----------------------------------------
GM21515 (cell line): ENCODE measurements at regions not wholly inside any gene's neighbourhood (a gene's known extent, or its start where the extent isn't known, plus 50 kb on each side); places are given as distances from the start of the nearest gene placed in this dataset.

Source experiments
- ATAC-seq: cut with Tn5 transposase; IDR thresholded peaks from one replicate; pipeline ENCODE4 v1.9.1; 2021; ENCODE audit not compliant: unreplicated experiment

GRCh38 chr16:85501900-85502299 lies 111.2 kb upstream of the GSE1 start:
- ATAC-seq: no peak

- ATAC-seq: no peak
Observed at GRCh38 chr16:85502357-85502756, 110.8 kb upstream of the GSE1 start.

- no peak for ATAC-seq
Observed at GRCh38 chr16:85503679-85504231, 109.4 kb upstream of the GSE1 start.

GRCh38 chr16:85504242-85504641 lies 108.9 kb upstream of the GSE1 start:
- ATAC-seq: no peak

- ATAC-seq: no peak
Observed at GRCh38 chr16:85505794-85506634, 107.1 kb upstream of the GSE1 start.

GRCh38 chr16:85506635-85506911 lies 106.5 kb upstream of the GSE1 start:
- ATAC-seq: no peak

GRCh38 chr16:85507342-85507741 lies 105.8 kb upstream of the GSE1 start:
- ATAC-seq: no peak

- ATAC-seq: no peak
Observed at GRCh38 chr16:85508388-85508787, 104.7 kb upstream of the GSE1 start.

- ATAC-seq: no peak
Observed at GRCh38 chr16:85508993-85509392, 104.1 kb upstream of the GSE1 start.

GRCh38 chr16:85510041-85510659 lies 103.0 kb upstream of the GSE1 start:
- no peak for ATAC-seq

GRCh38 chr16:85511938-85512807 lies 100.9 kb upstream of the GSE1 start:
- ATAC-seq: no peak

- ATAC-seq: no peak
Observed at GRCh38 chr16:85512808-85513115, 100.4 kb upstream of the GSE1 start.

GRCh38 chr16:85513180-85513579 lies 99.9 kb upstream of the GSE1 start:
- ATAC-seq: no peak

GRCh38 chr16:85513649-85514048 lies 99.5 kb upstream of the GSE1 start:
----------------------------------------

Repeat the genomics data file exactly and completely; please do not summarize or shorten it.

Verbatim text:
GM21515 (cell line): ENCODE measurements at regions not wholly inside any gene's neighbourhood (a gene's known extent, or its start where the extent isn't known, plus 50 kb on each side); places are given as distances from the start of the nearest gene placed in this dataset.

Source experiments
- ATAC-seq: cut with Tn5 transposase; IDR thresholded peaks from one replicate; pipeline ENCODE4 v1.9.1; 2021; ENCODE audit not compliant: unreplicated experiment

GRCh38 chr16:85501900-85502299 lies 111.2 kb upstream of the GSE1 start:
- ATAC-seq: no peak

- ATAC-seq: no peak
Observed at GRCh38 chr16:85502357-85502756, 110.8 kb upstream of the GSE1 start.

- no peak for ATAC-seq
Observed at GRCh38 chr16:85503679-85504231, 109.4 kb upstream of the GSE1 start.

GRCh38 chr16:85504242-85504641 lies 108.9 kb upstream of the GSE1 start:
- ATAC-seq: no peak

- ATAC-seq: no peak
Observed at GRCh38 chr16:85505794-85506634, 107.1 kb upstream of the GSE1 start.

GRCh38 chr16:85506635-85506911 lies 106.5 kb upstream of the GSE1 start:
- ATAC-seq: no peak

GRCh38 chr16:85507342-85507741 lies 105.8 kb upstream of the GSE1 start:
- ATAC-seq: no peak

- ATAC-seq: no peak
Observed at GRCh38 chr16:85508388-85508787, 104.7 kb upstream of the GSE1 start.

- ATAC-seq: no peak
Observed at GRCh38 chr16:85508993-85509392, 104.1 kb upstream of the GSE1 start.

GRCh38 chr16:85510041-85510659 lies 103.0 kb upstream of the GSE1 start:
- no peak for ATAC-seq

GRCh38 chr16:85511938-85512807 lies 100.9 kb upstream of the GSE1 start:
- ATAC-seq: no peak

- ATAC-seq: no peak
Observed at GRCh38 chr16:85512808-85513115, 100.4 kb upstream of the GSE1 start.

GRCh38 chr16:85513180-85513579 lies 99.9 kb upstream of the GSE1 start:
- ATAC-seq: no peak

GRCh38 chr16:85513649-85514048 lies 99.5 kb upstream of the GSE1 start: